Soon after the report in 1996 that Capensis laying workers were widespread in African honeybee colonies the Director-General of the National Department of Agriculture appointed the so-called Capensis Working Group. This group was tasked to study and solve the "capensis problem". Chemical control could not be used against the capensis laying problem worker bees. Extensive research held the only reasonable hope of solving the problem.  

  • Capensis surveys

  • Disease and parasite surveys

  • Pheromones

  • Improved managements

  • Social parasitism

Many beekeepers assisted in the programme at their own expense and contributions in kind were probably worth more than a million rand. What follows is a synopsis of the research and results of the Capensis Research Progamme.

Capensis surveys:

Comprehensive surveys were launched to determine the extent of the problem. The aims of the surveys were to map the distribution of the problem and determine over time the impact (colony loss) the laying workers caused. Twenty colonies per apiary of sedentary and migratory apiaries of small-scale as well as commercial beekeeping operations were surveyed. The colonies were visually inspected and worker bees were sampled three times (at 6 monthly intervals) over a one and a half-year period. The collected bees were dissected to determine ovariole numbers, spermatheca size and stage of egg development.


Capensis laying worker colonies were found throughout the summer rainfall region in sedentary as well as migratory colonies. Although the number of colonies that were taken over varied between apiaries, the severity of the problem didn't. Most colonies that were taken over died out within a year.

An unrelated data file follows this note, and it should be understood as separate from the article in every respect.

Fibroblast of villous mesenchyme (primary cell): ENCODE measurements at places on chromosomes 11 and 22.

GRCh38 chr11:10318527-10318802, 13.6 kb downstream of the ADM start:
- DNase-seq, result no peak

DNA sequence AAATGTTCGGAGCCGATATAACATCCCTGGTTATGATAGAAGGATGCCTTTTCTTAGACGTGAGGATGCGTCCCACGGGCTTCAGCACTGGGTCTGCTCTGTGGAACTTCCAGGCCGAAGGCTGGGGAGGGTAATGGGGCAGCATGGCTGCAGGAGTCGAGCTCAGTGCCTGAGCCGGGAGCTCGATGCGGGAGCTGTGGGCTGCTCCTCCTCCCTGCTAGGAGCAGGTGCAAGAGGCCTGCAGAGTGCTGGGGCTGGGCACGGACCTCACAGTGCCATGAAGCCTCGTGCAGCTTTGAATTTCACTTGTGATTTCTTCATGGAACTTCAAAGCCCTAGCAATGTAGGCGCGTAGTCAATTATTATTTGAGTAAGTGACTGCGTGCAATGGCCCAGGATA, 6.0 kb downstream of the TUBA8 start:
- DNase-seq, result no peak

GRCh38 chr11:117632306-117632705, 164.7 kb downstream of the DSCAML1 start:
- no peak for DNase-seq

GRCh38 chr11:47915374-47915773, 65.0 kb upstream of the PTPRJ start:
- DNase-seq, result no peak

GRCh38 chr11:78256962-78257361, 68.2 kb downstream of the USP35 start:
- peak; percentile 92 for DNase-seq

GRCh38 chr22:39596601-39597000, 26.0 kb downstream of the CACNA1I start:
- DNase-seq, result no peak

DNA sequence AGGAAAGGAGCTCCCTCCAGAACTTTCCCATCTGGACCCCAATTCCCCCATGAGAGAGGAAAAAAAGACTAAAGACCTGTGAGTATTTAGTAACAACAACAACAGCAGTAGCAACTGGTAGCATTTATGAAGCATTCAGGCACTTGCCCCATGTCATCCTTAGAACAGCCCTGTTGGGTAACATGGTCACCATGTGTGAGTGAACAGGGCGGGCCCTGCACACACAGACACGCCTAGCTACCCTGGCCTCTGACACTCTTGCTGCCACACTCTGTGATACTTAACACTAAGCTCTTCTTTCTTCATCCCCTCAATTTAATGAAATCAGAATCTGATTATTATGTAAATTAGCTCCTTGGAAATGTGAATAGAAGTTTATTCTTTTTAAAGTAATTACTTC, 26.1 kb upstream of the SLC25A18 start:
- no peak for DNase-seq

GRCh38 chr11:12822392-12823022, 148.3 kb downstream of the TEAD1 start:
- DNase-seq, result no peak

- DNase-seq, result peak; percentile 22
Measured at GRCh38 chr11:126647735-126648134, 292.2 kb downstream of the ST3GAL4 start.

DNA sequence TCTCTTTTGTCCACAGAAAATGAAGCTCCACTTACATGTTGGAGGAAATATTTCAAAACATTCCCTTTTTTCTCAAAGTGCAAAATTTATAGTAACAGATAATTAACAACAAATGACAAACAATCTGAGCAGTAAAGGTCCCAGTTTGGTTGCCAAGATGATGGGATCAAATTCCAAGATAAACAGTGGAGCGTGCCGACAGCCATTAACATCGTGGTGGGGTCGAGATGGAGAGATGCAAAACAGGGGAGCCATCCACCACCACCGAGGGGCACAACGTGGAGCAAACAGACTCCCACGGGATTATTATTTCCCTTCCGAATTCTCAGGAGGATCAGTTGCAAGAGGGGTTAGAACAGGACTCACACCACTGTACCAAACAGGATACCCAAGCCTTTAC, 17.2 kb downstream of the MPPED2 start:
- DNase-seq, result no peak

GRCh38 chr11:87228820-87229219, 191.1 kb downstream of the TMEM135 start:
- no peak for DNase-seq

Disease and parasite surveys:

Inspecting a colony

To eliminate the possibility that colonies died of known diseases rather then capensis take-over a survey of diseases and parasites was done concurrently with the capensis survey. Hives were visually examined and brood and workers collected and analyzed for the following important diseases: European foulbrood, American foulbrood, Nosema, chalkbrood, Tracheal mites, Varroa, viruses including sacbrood, and malpighamoeba.

No disease was found that caused serious colony deaths or that exhibited the same symptoms seen in capensis infested colonies.



To suppress the Capensis problem bees from taking over A. m. scutellata colonies chemical signals (pheromones) emitted by A. m. capensis queens to control capensis workers from becoming laying workers while the queen was still present was studied. Such compounds could be synthesized and introduced into colonies in affected regions to control the capensis problem.

No pheromones have yet been isolated but the search is continuing.